When all else fails, get an outside opinion.

by Gary Smalley, Dr. Greg Smalley

We encourage you as a family to establish a mutually agreed-upon per­son who, in the event of a major impasse, will listen to both sides and help solve the problem. This goes beyond seeking wise counsel, which we dis­cussed earlier. Find someone acceptable to each member of the family — someone who can remain unbiased, whom everyone respects and feels safe with, and who will maintain confidentiality and privacy.

Having such a person available gives your family support and accounta­bility. Likewise, when you get an outside opinion to help solve a family conflict, you can tap into a source of new information or perspectives you hadn't considered before. That person might provide the fresh idea that helps you and your teen to find a win/win decision.

A Final Comment About Resolving Conflicts in Honor

Part of resolving conflicts with our teens in honor is to recognize that they need the freedom to make more and more of their own choices. Just how many and how soon depends on their age and maturity level (it will be dif­ferent for every child). This is a normal and necessary part of growing into adulthood. As they demonstrate the ability to make wise choices, they earn further responsibility.

As parents, we help them not only by giving them this increasing free­dom, but also by holding them accountable for their decisions. If they make poor choices, they need to face the logical and natural consequences that fol­low. This is called discipline, which is a clear parental responsibility: "Correct your son, and he will give you comfort; he will also delight your soul" (Proverbs 29:17). For our teens, discipline is a learning opportunity. Look at what the Bible says about receiving it:

Whoever loves discipline loves knowledge, but he who hates reproof is stupid. (Proverbs 12:1)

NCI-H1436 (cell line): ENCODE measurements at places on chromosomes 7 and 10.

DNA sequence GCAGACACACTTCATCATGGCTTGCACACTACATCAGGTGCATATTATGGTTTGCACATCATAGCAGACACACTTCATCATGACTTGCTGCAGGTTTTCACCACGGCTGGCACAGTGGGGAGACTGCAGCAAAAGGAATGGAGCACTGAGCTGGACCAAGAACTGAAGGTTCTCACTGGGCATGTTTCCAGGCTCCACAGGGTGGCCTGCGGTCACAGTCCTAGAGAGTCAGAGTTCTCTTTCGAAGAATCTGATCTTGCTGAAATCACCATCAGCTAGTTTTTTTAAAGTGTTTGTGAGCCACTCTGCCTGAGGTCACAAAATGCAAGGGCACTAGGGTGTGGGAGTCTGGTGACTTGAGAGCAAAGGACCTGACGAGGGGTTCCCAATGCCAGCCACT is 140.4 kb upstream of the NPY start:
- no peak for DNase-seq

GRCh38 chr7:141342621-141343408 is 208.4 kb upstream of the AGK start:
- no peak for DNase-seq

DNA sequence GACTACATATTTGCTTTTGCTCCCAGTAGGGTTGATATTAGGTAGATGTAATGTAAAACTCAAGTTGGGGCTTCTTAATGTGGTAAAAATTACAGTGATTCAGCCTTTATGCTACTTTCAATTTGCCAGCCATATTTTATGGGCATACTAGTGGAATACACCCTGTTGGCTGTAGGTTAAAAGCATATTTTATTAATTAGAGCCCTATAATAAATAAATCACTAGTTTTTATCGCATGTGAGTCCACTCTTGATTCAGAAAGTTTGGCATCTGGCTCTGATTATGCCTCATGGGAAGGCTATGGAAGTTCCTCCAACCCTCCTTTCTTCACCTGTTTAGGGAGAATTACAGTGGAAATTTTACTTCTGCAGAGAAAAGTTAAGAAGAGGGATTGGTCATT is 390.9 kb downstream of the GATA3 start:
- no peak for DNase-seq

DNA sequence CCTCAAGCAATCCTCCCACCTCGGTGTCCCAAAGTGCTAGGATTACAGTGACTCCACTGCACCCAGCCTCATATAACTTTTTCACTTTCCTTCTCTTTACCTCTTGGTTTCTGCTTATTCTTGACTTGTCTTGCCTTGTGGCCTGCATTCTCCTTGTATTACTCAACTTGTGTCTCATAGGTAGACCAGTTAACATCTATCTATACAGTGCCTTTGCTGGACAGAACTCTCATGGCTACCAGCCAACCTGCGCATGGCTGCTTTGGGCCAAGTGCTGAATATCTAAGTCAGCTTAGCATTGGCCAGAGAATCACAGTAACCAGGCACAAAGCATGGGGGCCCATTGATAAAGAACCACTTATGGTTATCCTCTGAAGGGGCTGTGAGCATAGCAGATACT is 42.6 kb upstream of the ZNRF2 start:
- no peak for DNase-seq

Poverty and shame will come to him who neglects discipline, but he who regards reproof will be honored. (Proverbs 13:18)

He who neglects discipline despises himself, but he who listens to reproof acquires understanding. (Proverbs 15:32)

No discipline seems pleasant at the time, but painful. Later on, how­ever, it produces a harvest of righteousness and peace for those who have been trained by it. (Hebrews 12:11)

Agree ahead of time on what the consequences of poor choices will be. The more our teens know in advance about what to expect, the easier it is to hold them accountable.

As we've said before, there will also still be times when parents have to make a decision their teenagers don't like. In that case, it's essential for both parents to be in agreement. If they're not, teens will use the conflict to their advantage. (Most teens seem to have a built-in radar that detects even the slightest marital discord.) King Solomon wisely said, "Two are better than one. ... A cord of three strands is not quickly torn apart" (Ecclesiastes 4:9, 12). So, once you and your spouse agree on a decision, instead of simply "laying down the law," explain lovingly why you have made that particular choice.

Conflict between parents and teenagers is inevitable, but it doesn't need to weaken their relationship or tear the family apart. Using drive-thru talking, establishing some basic rules for fair fighting, and utilizing the seven steps toward resolution described in this module will enable us to work out most disagreements in honor. If, after all that, a conflict has still not ended and a win/win solution hasn't yet been found, we can repeat the process or seek a third party to help bring about an honorable resolution.


Next Steps and Related Information

Additional resources to help you improve communication with your teen